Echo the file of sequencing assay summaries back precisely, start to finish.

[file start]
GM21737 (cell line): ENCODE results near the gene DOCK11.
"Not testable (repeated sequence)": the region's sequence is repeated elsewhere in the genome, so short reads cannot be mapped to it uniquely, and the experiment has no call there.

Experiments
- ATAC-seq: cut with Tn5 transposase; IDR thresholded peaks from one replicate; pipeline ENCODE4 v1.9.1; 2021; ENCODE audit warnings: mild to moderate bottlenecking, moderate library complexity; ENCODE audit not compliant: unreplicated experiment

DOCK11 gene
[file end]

GM21737 (cell line): ENCODE results near the gene DOCK11.
"Not testable (repeated sequence)": the region's sequence is repeated elsewhere in the genome, so short reads cannot be mapped to it uniquely, and the experiment has no call there.

Experiments
- ATAC-seq: cut with Tn5 transposase; IDR thresholded peaks from one replicate; pipeline ENCODE4 v1.9.1; 2021; ENCODE audit warnings: mild to moderate bottlenecking, moderate library complexity; ENCODE audit not compliant: unreplicated experiment

DOCK11 gene